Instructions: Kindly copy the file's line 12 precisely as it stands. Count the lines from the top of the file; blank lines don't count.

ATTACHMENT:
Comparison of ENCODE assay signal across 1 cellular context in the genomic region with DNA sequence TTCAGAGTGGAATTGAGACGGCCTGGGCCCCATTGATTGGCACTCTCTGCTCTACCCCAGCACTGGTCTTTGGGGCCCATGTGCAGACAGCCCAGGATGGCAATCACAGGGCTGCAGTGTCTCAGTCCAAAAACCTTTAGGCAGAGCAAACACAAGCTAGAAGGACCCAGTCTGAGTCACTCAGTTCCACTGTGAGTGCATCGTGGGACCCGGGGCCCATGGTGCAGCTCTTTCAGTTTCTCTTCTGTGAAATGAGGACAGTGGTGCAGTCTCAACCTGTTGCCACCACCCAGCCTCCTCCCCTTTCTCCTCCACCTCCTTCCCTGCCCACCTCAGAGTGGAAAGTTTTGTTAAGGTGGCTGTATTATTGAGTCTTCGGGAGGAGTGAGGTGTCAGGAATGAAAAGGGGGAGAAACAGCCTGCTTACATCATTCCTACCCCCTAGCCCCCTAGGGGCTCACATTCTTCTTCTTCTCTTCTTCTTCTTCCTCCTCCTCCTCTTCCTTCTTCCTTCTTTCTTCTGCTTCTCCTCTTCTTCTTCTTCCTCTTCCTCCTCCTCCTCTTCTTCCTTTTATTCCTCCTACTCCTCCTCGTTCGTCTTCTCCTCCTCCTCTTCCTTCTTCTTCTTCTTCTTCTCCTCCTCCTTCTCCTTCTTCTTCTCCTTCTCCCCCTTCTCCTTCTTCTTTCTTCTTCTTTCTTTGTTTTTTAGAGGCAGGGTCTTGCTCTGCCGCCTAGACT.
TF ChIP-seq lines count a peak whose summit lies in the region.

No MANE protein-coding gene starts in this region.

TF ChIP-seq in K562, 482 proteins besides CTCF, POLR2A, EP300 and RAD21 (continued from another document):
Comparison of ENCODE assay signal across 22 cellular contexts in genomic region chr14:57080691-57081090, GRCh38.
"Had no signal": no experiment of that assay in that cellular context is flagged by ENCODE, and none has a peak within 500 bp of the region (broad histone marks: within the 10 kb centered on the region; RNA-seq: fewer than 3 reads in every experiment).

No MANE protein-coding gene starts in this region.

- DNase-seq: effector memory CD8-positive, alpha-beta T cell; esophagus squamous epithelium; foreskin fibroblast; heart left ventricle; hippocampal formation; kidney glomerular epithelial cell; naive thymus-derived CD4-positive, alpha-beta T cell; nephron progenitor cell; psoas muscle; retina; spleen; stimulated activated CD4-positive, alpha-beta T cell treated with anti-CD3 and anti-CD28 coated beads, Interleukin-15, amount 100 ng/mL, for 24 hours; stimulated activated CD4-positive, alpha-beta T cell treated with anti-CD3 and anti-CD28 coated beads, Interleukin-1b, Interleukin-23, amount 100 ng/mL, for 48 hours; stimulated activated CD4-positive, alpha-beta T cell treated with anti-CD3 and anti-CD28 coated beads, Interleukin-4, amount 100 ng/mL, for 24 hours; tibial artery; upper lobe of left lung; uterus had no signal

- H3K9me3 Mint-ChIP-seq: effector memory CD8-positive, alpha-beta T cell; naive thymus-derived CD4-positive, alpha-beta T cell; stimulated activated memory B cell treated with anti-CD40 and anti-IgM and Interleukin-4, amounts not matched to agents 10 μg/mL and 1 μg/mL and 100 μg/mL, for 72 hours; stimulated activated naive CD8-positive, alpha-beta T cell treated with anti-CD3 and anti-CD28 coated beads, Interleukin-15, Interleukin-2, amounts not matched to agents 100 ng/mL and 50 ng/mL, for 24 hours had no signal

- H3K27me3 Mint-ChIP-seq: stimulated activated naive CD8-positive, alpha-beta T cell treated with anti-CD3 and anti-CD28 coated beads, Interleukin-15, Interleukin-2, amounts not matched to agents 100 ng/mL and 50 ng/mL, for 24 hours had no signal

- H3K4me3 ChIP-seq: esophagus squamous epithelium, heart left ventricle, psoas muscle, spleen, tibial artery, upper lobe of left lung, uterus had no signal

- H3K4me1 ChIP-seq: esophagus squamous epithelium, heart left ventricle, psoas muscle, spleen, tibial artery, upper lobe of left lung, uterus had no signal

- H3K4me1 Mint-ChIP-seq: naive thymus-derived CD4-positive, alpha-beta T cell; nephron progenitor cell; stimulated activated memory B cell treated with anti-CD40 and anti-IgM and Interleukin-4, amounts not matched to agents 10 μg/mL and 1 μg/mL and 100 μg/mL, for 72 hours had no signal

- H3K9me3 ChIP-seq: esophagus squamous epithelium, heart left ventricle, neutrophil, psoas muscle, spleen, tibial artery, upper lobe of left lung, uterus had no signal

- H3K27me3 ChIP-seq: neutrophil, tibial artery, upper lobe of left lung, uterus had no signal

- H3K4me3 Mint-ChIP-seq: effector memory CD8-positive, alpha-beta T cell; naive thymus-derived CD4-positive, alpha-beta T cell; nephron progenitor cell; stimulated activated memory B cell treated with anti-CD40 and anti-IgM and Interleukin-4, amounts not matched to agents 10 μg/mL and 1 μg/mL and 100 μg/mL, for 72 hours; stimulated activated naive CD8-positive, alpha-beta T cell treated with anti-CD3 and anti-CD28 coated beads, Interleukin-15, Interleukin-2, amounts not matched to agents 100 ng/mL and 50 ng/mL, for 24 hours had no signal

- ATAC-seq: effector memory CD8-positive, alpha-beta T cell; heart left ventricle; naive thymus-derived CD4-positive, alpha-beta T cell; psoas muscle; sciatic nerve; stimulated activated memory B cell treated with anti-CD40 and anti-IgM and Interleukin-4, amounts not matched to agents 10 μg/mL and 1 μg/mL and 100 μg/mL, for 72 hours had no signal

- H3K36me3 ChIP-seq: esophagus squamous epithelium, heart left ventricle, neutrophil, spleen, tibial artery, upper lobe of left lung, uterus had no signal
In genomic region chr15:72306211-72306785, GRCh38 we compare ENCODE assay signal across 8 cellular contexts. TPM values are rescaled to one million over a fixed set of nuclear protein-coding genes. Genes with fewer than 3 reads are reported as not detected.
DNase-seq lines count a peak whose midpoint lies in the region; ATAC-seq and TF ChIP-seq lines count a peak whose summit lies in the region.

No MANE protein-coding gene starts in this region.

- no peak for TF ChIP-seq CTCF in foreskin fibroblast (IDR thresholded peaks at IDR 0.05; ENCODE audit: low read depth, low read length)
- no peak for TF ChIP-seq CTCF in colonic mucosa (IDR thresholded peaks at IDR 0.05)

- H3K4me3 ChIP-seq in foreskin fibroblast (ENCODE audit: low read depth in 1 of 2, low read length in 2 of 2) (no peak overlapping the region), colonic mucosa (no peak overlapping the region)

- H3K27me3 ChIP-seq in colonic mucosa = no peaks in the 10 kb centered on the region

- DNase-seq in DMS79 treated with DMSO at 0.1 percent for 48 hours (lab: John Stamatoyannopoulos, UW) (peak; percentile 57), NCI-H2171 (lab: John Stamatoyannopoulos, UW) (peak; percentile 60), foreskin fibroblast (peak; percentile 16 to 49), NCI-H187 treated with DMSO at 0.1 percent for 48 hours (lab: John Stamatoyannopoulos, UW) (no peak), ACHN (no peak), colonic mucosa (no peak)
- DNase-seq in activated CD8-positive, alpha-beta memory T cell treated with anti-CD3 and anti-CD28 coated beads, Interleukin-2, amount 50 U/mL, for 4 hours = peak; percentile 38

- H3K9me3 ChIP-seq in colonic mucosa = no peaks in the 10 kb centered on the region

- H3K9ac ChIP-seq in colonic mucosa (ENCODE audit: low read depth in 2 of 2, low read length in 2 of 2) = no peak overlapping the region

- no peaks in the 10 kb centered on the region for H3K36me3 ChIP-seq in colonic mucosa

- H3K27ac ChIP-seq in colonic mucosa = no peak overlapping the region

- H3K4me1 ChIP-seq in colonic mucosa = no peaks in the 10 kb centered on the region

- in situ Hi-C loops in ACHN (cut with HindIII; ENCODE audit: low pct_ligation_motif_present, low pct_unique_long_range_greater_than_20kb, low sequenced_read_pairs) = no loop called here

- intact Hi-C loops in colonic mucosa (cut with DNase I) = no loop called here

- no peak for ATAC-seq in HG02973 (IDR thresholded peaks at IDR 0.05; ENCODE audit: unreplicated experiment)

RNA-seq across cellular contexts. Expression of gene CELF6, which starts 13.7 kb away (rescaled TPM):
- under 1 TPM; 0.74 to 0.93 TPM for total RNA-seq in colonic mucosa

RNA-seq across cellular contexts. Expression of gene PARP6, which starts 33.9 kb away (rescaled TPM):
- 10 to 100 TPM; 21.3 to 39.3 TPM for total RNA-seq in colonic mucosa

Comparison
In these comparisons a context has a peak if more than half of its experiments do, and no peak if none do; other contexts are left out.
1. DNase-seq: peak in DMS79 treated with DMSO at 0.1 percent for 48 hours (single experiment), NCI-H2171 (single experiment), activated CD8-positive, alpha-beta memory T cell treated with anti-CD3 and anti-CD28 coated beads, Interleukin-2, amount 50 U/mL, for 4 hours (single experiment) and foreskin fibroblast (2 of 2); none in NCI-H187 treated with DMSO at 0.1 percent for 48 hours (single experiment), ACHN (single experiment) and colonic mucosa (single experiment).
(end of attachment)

- H3K4me1 ChIP-seq: esophagus squamous epithelium, heart left ventricle, psoas muscle, spleen, tibial artery, upper lobe of left lung, uterus had no signal